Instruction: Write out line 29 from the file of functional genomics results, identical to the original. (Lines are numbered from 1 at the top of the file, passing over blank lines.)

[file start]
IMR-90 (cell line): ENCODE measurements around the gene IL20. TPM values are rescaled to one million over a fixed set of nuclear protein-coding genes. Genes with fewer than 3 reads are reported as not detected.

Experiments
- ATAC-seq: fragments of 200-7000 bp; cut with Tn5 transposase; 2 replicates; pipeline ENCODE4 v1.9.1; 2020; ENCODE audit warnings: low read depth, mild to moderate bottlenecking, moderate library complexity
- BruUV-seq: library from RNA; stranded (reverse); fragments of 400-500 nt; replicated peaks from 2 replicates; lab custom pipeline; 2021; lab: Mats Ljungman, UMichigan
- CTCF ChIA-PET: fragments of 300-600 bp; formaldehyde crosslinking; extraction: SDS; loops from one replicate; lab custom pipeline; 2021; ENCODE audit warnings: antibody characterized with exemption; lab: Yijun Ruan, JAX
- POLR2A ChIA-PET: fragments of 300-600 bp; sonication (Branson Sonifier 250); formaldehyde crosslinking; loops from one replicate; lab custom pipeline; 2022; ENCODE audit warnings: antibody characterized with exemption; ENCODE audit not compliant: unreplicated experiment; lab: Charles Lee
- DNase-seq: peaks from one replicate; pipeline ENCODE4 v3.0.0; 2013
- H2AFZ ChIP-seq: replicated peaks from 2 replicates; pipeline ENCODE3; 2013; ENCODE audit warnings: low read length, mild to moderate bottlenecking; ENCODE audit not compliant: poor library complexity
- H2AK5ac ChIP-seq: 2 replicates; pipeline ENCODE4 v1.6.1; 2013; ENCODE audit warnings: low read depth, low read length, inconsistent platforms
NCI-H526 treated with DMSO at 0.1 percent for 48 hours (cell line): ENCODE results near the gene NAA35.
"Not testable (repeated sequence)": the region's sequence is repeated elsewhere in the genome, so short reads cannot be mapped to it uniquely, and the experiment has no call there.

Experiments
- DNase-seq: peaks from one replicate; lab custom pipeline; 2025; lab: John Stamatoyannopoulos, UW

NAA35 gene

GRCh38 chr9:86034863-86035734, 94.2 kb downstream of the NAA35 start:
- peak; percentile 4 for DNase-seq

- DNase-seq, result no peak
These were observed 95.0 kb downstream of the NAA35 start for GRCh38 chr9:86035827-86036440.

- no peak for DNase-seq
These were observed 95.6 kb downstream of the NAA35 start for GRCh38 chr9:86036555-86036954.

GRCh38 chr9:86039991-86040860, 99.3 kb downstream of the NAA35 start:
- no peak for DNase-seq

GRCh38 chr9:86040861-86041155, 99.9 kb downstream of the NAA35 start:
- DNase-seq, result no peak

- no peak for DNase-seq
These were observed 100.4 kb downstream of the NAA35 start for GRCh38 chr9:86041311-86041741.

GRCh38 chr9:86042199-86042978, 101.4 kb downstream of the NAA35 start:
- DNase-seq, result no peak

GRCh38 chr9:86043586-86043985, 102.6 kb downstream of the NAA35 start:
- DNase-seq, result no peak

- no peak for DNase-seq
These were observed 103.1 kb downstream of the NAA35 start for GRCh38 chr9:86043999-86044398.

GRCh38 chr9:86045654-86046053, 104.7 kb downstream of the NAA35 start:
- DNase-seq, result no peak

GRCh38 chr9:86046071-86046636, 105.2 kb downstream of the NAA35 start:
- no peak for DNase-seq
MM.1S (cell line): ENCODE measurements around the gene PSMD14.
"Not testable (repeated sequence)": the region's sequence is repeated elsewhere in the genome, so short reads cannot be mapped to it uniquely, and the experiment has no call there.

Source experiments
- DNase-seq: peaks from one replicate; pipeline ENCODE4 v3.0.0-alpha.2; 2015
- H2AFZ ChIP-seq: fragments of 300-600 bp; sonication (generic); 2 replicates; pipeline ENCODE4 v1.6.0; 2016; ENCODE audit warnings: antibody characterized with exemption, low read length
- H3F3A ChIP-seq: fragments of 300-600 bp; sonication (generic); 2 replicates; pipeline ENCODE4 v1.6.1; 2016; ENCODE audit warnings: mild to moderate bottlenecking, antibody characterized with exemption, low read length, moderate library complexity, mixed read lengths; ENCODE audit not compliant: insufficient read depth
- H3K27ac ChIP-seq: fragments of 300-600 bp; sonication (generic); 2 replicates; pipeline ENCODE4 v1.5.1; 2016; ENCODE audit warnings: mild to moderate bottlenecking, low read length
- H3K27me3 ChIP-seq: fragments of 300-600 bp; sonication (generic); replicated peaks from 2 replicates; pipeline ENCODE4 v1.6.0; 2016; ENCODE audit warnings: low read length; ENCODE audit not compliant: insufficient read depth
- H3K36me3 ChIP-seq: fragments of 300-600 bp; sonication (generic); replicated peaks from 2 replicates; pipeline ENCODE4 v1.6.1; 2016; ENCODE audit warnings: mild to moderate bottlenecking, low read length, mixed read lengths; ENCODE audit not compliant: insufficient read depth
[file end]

GRCh38 chr9:86043586-86043985, 102.6 kb downstream of the NAA35 start: